A goal of this blog is to educate HR, benefit consultants and insurance brokers on healthcare consumerism… from a doctor’s and former hospital finance consultant’s perspective.
My goal is to give you the insider’s perspective on providers, patients, health and disease.
You are a population health manager.
If you work in HR, are a benefits consultant or are an insurance broker, YOU are a population health manager. You are responsible for the health of a group of individuals and the financial implications of that group’s health. Now, you don’t do it alone. You have partners: healthcare providers, insurance carriers, PBMs and other vendors (wellness, Compass, etc.). However, ultimately you are in charge of making all these partners work together to improve health in a financially responsible manner.
So… if I was in YOUR shoes, what would keep me up at night?
#1 Sudden Medical Catastrophe
Sudden heart attacks. Ruptured appendicitis. Rapid onset leukemia. Some of these things you can reduce the risk of… others you cannot. Probably the biggest bucket of sudden medical catastrophe you can reduce the risk of is cardiovascular catastrophe—i.e. heart attack and stroke. How would I do this? Every person needs an annual checkup with a PCP who will perform the appropriate screenings/interventions which are (1) BMI measurement (2) blood pressure (3) blood glucose (4) lipids and (5) smoking cessation/nicotine replacement.
For the rest of sudden medical catastrophe… well, that’s why you have insurance and the on-going care for those catastrophes falls into the buckets below.
#2 Not-So-Wise Choices by my population’s members
Poor lifestyle habits. Being a passive, ‘I’ve-got-a-blank-check’ healthcare consumer.
A poll of employees found that 1/3 of employees are engaged at work, 1/3 are ‘checked-out’ and 1/3 actively despise their employer (Click Here for Forbes article on it). That means 2/3 of a company’s employees are not interested in hearing what their employer has to say about their own personal health choices. So rather than trying to cajole the people in your population, give them choices.
How would I promote wise choices by my population’s members? Give them a consumer-directed health plan and let their own choices impact their wallet or pocketbooks. Next, give them tools. Being an active, competent healthcare consumer is hard. Give them price and quality information about doctors and hospitals. Give them online and real-live-people resources. Now, this is my own personal bias because I think the most respectful way to treat people is as the grown-up, responsible adults that they are and not to feed into a cycle of dependence and victimization. But that is my own bias and your own organization’s culture will need to drive much of how you treat people.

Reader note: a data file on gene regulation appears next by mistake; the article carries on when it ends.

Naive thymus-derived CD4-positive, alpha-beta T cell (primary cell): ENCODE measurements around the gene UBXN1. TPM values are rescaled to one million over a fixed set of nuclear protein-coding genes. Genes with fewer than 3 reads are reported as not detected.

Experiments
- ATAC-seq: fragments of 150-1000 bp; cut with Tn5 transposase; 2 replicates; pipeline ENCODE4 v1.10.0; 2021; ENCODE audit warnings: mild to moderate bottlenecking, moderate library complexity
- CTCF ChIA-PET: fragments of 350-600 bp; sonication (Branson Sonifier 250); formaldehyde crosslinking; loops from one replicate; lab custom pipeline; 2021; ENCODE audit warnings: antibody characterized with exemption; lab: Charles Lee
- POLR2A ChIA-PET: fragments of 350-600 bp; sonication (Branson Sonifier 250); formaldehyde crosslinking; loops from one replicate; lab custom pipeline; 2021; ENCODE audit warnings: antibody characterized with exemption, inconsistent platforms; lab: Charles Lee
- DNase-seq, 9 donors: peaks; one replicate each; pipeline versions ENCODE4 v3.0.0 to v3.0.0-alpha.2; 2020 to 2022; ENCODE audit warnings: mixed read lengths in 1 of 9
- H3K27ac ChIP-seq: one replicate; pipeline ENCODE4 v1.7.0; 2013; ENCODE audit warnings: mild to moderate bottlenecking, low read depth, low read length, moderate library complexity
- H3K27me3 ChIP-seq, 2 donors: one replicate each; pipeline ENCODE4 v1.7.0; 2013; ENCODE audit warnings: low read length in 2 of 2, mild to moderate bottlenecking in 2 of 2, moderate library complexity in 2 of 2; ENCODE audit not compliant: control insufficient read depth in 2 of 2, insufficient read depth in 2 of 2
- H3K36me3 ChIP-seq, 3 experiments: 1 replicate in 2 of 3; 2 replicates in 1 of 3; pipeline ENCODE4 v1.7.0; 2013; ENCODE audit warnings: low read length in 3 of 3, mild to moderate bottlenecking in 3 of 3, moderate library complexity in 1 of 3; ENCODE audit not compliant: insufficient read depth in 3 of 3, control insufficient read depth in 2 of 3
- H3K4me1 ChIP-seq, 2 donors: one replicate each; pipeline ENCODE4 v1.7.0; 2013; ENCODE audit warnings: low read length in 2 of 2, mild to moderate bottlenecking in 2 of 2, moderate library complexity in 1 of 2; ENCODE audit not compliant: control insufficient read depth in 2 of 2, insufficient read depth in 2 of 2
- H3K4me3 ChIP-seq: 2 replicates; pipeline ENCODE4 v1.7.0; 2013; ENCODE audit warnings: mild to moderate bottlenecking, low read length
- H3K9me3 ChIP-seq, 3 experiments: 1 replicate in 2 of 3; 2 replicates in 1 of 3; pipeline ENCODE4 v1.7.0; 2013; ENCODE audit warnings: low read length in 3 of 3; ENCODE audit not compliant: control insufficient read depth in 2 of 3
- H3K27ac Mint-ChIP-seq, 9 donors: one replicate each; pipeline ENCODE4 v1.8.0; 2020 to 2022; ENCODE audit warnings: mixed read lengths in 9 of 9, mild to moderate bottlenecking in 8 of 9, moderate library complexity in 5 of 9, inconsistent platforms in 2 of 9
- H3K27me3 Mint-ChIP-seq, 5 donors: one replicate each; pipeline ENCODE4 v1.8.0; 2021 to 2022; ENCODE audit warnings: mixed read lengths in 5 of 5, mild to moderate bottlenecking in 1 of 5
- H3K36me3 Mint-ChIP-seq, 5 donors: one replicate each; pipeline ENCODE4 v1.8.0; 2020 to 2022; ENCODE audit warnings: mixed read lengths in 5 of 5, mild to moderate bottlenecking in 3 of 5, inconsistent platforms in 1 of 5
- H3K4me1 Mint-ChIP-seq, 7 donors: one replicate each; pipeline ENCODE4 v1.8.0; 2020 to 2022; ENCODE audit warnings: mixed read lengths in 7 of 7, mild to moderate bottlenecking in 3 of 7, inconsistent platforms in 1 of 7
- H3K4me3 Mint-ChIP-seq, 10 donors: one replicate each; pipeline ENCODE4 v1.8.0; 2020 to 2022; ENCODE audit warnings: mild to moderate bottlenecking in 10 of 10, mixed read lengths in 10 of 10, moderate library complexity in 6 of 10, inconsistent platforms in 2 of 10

#3 Not-so-Wise Choices by healthcare providers taking care of my population’s members
Burnout/Mental laziness. Practicing defensive medicine. Taking care of one small part of a patient’s health and not treating the whole person.
As this blog has previously reported HALF of all physicians report being Burnt Out. 50%. That burnout often manifests itself as not applying the mental diligence that he or she should. The doctor looks at their schedule—Yikes 30 patients! Just have to churn-and-burn to get through the day.
Ordering too many tests or referring to too many subspecialists just to ‘cover yourself’ legally. Practicing defensive medicine has not been shown to reduce lawsuits for physicians. What actually increases the risk of a lawsuit is the patient feeling like the doctor does not care about them or did not give them enough time. Tests don’t reduce lawsuits. A positive therapeutic relationship between doctor and patient reduces lawsuits.
How would I avoid healthcare providers that make not-so-wise choices? Analyze the data—My own data, the insurance carrier’s data, government agency data, private organization data—to determine who are the wise and not-so-wise providers and then guide my population to the wise providers. What does a wise provider look like? They follow recommended guidelines. They have established processes of care within their own practices or health systems. You don’t need to necessarily look at outcomes. You can look at the data to measure adherence to evidence-based medicine and processes of care. Then use plan design, personal healthcare concierge, online resources to guide your population to those providers.
So if I were in your shoes, that’s what would keep me up at night: 1) medical catastrophe, 2) poor health plan member choices and 3) poor provider choices.
Rome was not built in a day and neither was the ideal health plan, but you can start by systematically addressing each of these three areas.
Click on the link below to watch a 30-min webinar by me on healthcare cost and quality—key components of the above issues.